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God, Memes and Steel
April 8, 2009 8:34 AM   Subscribe

Jared Diamond on the Evolution of Religions. (SLYT)
posted by Artw (46 comments total) 18 users marked this as a favorite

 
Is it because religious people lived with livestock?
posted by klangklangston at 8:56 AM on April 8, 2009 [3 favorites]


It's about time the memetics meme was taken out back and shot.
posted by daniel_charms at 8:58 AM on April 8, 2009 [3 favorites]


I am so very happy that multiple scientists are talking about this. Instead of "belief" being something that you "just do", it is becoming something explainable, which means that future superstitions have a harder time getting started.

Like, back in the day, charlatans could pretty easily con people into investing in perpetual motion machines. For that matter, not even charlatans--plenty of well-meaning, intelligent people spent their lives on that quest. Now that the Second Law is fairly well understood, perpetual motion machines are a niche market at best. (Blah blah blah obvious links to recent cases aside, my point stands.)

Similarly, once you can show why people hold irrational beliefs, especially about prime causation and animistic type stuff, maybe religions will become a niche market.
posted by DU at 9:11 AM on April 8, 2009


The difference between perpetual motion machines and religion is that even if the religion you believe in is demonstrably wrong, it can provide benefits - you might feel better about death, your social group might cohere better, etc. I doubt they'll ever be a niche market.
posted by echo target at 9:41 AM on April 8, 2009


Homeopathy apologists claim the same thing. Real medicine is still better.
posted by DU at 9:42 AM on April 8, 2009


DU: What's the real "religion", then?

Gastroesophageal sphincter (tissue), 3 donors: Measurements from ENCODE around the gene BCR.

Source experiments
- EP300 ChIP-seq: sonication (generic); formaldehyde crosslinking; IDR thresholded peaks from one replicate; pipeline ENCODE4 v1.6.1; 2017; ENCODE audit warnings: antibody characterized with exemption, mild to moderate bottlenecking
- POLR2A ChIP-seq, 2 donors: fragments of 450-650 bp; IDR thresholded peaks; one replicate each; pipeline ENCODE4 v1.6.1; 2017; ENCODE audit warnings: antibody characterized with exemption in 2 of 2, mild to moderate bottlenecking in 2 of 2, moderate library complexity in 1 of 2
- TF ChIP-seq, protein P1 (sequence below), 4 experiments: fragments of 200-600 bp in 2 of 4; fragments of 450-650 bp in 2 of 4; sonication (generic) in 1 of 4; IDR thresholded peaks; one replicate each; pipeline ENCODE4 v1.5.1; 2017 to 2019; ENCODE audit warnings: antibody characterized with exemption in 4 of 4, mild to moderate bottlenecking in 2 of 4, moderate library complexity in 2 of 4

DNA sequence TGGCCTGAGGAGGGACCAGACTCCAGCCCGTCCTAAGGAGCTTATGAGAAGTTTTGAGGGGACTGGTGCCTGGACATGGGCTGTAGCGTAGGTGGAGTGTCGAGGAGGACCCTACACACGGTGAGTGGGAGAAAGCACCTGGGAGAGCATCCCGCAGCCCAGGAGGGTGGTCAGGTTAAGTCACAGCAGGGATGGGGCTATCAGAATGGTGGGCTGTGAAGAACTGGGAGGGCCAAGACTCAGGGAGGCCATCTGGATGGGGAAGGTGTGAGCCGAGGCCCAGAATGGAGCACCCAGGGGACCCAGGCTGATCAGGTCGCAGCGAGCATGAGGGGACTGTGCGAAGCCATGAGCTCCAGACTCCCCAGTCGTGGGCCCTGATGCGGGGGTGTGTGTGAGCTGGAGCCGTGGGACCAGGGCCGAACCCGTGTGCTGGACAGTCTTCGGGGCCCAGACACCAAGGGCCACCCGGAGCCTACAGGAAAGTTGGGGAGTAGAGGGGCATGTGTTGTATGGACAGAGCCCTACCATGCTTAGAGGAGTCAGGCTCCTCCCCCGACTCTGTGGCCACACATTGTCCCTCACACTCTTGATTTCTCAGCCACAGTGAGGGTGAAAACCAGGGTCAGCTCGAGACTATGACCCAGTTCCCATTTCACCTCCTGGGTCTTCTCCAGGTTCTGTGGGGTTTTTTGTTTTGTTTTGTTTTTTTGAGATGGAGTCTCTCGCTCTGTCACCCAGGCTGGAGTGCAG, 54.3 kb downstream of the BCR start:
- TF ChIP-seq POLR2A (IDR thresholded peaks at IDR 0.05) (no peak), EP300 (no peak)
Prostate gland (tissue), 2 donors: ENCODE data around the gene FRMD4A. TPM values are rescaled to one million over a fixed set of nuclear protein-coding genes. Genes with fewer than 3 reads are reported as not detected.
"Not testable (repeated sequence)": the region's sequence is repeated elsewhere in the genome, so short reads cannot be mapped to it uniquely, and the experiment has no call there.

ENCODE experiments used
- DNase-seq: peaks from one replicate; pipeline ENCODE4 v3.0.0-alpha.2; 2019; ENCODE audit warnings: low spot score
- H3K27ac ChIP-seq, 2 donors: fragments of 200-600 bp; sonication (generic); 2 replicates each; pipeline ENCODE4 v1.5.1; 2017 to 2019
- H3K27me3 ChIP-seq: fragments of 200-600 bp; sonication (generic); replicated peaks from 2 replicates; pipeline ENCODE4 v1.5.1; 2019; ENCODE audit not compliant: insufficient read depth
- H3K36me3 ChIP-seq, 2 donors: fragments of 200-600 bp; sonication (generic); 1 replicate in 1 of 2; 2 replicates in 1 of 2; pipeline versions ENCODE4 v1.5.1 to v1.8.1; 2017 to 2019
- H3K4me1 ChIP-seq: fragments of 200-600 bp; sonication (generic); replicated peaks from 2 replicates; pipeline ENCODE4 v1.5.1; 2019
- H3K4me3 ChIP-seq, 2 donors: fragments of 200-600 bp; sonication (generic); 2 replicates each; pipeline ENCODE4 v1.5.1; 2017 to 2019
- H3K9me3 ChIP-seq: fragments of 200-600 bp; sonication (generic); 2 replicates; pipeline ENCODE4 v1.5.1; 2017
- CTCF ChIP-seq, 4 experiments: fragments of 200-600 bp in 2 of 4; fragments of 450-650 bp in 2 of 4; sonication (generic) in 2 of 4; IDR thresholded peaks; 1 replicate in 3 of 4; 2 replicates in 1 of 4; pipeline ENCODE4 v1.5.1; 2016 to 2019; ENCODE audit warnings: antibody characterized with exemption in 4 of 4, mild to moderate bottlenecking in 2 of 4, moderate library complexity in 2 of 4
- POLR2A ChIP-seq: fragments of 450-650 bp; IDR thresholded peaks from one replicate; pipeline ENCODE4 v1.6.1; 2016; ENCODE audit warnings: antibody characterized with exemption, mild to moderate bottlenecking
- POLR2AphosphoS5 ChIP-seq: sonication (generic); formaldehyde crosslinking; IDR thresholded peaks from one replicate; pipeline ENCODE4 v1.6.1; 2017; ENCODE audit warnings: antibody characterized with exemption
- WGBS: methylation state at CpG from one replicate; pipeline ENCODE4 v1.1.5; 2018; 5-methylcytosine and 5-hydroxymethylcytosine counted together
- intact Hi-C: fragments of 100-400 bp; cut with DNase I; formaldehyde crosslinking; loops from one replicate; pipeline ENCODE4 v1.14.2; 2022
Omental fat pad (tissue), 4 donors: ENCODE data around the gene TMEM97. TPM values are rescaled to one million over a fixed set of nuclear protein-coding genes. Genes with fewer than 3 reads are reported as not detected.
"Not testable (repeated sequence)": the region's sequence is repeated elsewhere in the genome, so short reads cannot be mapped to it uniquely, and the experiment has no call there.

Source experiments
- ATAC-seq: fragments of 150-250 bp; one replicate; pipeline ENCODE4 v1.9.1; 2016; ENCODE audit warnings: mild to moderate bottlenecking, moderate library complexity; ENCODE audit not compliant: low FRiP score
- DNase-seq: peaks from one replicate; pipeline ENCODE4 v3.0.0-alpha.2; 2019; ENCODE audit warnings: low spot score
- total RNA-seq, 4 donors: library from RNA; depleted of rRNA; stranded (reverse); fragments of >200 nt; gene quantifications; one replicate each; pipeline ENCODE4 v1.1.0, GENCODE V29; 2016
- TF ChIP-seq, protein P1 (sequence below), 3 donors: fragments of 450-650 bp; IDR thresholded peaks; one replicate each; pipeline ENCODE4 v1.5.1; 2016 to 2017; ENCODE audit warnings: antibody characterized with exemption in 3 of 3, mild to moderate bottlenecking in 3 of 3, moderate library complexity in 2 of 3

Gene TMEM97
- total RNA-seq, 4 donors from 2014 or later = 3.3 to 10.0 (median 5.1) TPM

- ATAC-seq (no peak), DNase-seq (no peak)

posted by daniel_charms at 9:45 AM on April 8, 2009


Homeopathy apologists claim the same thing. Real medicine is still better.

Oh yes, let's all take happy medicine so we feel better.
posted by mkb at 9:45 AM on April 8, 2009


Homeopathy apologists are in part right - the treatment may produce results, but those are due to the placebo effect. Just because something's a placebo doesn't mean that it doesn't work. Even if a religion is the equivalent of placebo (contains no facts), it can still work. That's the crazy bit.
posted by echo target at 9:48 AM on April 8, 2009


Well, here’s the thing – assuming you’re using it in addition to rather than instead of conventional medicine Homeopathy is going to give the advantage of its Placebo effect, unless of course it’s been debunked for you in which case you won’t – who is actually better off here?

So moving on from that to seeing Religions as the social constructs they are – does that necessarily make you better off?
posted by Artw at 9:48 AM on April 8, 2009


(And that, to me, is a hell of a lot more interesting than a standard issue MeFi WAAARGH ATHEISTS discussion.)
posted by Artw at 9:51 AM on April 8, 2009


Who here actually knows about "prime causation"? Such arrogance.